Ole Miss celebrates groundbreaking of new arena

John Davis | Oxford Citizen Ole Miss officials help mark the groundbreaking ceremony on the new basketball arena on Thursday.

John Davis | Oxford Citizen
Ole Miss officials help mark the groundbreaking ceremony on the new basketball arena on Thursday.

By Parrish Alford

Daily Journal

OXFORD – The backdrop for the day was a hole large enough to fit much of the city’s famed square.

That in itself made clear that Thursday’s “ground breaking” for the new basketball arena and multi-purpose facility at Ole Miss was a soft term.

It was still important to mark that day, and that’s what university officials and special guests did under a tent adjacent the northwest corner of the football facility, Vaught-Hemingway Stadium.

John Davis | Oxford Citizen Ole Miss basketball coach Andy Kennedy speaks with the media about the new arena and what it could do for the program.

John Davis | Oxford Citizen
Ole Miss basketball coach Andy Kennedy speaks with the media about the new arena and what it could do for the program.

“It’s ceremonial, but it shows it’s a reality. We’ve seen the construction fence, the dirt going out, the parking garage going up, but you’ve got to really celebrate a milestone like this,” athletics director Ross Bjork said.

The building has an $85 million pricetag and is expected to open in December of 2015.

Bjork also announced the arena’s name, and it, like the building, is under construction. The new facility will be called “The Pavilion at Ole Miss.”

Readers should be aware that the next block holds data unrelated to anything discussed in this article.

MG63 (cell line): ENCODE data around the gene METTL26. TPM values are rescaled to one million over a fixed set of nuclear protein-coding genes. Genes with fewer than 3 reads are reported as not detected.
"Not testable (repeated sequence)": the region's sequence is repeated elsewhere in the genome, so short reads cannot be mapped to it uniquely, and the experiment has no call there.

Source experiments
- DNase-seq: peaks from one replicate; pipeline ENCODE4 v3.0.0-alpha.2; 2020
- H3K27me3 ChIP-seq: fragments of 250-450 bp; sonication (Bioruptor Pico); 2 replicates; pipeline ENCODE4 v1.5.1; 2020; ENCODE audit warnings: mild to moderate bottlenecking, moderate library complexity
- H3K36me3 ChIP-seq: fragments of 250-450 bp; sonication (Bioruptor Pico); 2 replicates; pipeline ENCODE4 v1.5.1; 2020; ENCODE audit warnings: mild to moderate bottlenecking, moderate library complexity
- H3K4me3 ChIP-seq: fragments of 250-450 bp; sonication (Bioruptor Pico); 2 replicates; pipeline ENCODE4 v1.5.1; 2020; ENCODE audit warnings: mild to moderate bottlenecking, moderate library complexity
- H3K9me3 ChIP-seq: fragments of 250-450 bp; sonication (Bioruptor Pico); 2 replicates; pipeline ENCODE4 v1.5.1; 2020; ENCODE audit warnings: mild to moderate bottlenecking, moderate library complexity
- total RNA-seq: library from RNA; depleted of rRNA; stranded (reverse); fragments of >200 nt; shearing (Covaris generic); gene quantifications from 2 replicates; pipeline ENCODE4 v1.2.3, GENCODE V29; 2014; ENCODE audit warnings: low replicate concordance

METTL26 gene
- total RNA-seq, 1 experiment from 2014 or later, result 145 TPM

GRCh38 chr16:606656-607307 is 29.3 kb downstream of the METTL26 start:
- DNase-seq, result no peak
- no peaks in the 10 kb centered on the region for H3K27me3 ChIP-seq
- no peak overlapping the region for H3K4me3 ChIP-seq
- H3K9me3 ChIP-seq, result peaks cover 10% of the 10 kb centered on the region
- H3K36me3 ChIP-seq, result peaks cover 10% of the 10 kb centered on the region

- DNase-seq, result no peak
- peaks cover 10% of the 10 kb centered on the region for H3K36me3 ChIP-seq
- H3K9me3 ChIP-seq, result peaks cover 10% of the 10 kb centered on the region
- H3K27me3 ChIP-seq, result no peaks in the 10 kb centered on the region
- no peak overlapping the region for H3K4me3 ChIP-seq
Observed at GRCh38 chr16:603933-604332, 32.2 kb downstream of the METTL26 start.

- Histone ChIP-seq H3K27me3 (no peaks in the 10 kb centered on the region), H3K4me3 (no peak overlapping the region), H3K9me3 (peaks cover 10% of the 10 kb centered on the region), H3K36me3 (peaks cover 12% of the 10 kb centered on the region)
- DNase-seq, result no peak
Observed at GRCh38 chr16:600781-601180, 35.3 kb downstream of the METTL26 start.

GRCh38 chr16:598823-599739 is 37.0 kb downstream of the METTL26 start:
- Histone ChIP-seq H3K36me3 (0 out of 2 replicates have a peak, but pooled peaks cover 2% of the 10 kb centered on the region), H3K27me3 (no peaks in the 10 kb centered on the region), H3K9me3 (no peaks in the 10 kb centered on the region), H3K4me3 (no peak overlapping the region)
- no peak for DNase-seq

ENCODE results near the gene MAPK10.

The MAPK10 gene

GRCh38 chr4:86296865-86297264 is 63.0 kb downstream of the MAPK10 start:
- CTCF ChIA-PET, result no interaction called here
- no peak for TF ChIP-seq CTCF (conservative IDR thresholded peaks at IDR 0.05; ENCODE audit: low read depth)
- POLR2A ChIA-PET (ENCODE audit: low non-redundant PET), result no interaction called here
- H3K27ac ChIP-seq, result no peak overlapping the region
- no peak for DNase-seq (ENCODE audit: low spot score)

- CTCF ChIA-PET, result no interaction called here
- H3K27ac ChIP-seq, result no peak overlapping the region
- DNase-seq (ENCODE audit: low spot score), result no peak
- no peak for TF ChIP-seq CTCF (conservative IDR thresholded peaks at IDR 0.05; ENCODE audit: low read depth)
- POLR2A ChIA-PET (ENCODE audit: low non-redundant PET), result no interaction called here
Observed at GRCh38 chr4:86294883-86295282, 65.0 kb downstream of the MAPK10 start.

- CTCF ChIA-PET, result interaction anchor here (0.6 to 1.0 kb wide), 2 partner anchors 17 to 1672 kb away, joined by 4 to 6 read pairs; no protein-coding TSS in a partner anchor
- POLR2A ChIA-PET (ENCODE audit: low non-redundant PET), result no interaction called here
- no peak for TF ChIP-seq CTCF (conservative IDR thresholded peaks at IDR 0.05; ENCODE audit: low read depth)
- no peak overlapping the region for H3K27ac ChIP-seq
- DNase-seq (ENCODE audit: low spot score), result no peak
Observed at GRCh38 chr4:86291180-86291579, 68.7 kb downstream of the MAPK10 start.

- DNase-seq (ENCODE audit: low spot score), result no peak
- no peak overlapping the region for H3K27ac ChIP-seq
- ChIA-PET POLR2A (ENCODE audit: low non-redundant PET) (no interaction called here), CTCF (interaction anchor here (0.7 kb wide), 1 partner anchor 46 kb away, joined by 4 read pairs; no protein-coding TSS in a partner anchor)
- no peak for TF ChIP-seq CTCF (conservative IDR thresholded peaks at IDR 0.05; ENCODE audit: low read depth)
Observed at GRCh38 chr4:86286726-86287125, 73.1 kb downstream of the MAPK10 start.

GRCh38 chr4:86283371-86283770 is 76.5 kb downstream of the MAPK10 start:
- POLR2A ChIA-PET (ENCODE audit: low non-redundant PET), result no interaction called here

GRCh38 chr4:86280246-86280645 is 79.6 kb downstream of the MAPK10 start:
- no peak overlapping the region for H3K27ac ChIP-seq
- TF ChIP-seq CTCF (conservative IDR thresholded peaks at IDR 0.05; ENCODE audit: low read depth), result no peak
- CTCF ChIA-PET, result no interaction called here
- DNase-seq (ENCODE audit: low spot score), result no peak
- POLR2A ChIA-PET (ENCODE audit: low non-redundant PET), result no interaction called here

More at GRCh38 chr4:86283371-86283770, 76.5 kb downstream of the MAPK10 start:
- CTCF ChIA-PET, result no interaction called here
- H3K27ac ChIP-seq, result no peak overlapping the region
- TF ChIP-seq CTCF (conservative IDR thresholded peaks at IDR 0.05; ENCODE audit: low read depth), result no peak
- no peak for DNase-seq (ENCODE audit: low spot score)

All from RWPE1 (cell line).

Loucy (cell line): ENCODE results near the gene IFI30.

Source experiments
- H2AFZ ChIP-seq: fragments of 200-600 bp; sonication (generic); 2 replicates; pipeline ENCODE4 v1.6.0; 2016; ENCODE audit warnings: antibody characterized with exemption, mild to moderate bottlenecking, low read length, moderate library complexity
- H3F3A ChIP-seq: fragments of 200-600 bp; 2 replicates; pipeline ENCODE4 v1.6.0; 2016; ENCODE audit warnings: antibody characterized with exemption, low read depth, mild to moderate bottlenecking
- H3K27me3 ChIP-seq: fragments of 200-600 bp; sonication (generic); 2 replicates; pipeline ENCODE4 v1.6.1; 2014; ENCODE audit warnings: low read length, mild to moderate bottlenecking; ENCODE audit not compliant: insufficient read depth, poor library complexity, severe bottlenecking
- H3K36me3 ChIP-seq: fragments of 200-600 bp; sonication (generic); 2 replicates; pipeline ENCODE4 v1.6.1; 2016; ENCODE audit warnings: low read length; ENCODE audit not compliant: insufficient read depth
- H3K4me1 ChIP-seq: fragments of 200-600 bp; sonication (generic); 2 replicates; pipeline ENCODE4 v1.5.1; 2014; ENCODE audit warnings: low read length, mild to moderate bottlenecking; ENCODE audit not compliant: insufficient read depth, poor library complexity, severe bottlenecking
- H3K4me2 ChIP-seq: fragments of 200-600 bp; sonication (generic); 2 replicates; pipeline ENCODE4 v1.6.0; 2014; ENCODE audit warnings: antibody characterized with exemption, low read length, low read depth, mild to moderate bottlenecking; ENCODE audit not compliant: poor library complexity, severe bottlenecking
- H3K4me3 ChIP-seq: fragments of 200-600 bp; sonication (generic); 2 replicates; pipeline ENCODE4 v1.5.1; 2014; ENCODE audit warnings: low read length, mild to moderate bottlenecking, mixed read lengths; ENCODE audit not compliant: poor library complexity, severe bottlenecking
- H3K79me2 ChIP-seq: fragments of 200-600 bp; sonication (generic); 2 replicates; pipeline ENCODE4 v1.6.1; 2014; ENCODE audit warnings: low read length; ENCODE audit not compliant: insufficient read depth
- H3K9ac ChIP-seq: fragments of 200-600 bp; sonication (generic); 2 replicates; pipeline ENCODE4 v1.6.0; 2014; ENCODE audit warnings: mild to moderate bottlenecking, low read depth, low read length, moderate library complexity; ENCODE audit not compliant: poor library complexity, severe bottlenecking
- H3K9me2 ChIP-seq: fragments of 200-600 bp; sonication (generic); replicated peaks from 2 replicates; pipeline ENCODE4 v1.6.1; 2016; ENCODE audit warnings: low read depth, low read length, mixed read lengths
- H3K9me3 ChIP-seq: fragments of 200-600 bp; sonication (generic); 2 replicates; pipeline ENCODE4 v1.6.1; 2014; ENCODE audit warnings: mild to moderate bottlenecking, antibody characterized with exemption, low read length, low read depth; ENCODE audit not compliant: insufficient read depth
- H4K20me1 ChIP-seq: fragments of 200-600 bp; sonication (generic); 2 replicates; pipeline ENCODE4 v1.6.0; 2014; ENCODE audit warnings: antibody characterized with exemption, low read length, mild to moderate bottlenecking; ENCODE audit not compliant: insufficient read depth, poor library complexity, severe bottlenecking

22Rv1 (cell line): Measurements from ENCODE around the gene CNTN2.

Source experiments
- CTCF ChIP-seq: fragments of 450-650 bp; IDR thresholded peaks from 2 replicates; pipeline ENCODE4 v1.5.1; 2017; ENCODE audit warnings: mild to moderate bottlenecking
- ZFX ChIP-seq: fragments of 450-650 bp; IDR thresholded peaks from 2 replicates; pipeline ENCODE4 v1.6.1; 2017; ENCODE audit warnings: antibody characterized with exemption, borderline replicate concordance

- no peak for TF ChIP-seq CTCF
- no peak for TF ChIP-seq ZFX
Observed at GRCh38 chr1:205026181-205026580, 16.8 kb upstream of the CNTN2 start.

That will change if the school can sell naming rights. The buyer’s name would be inserted in front of “pavilion.”

Those discussions are on-going but not at a stage that Bjork was able to offer specifics. The rights could be sold to an individual or family as well as a corporation. Which way it goes could determine the length of the naming contract. A corporation may pay for a shorter term, while a family’s name could be for the life of the building.

Whatever the case, Bjork believes naming rights will bring closure to the school’s fund-raising campaign, which is currently a little more than $37 million from its $150 million goal.

“It would, no question,” Bjork said.

Men’s basketball coach Andy Kennedy, women’s coach Matt Insell and several of their players attended the ceremony.

Kennedy, entering his ninth season as coach, has long told recruits about the “idea” of replacing aging Tad Smith Coliseum. Now he has something tangible to show off.

John Davis | Oxford Citizen The new Pavilion at Ole Miss can be seen between shovels used in the groundbreaking ceremony.

John Davis | Oxford Citizen
The new Pavilion at Ole Miss can be seen between shovels used in the groundbreaking ceremony.

“We’ve been recruiting to this for about eight years,” he said. “Really, kidding aside, this is the first class we can recruit to that will be playing in this building. That will help us gain traction with the type of student-athletes you need to compete for championships.”

In designing the Pavilion at Ole Miss officials borrowed heavily from arenas at Auburn, Missouri and Missouri State. They looked at buildings at Oregon and UCLA as well.

Bjork previously worked in fund-raising at Missouri and UCLA.

Among other amenities, the arena will include a lounging area with a kind of “student union feel” plus two chain restaurants that will be open Monday through Friday.

Announced in the late summer of 2011, the capital campaign had generated $62 million when Bjork was hired 21⁄2 years ago.

Attention now turns to the Vaught-Hemingway project to bowl in the north end zone, as was done for the south end zone in 2002.

Bjork would like the campaign to reach $120 million to make that happen.

“We’ve got some pieces we hope we can begin construction on after the season,” he said. “That’s kind of the next round of our announcements, what happens to that north end zone.”

parrish.alford@journalinc.com

  • ostrogoth

    A great thing for Ole Miss to get new arena!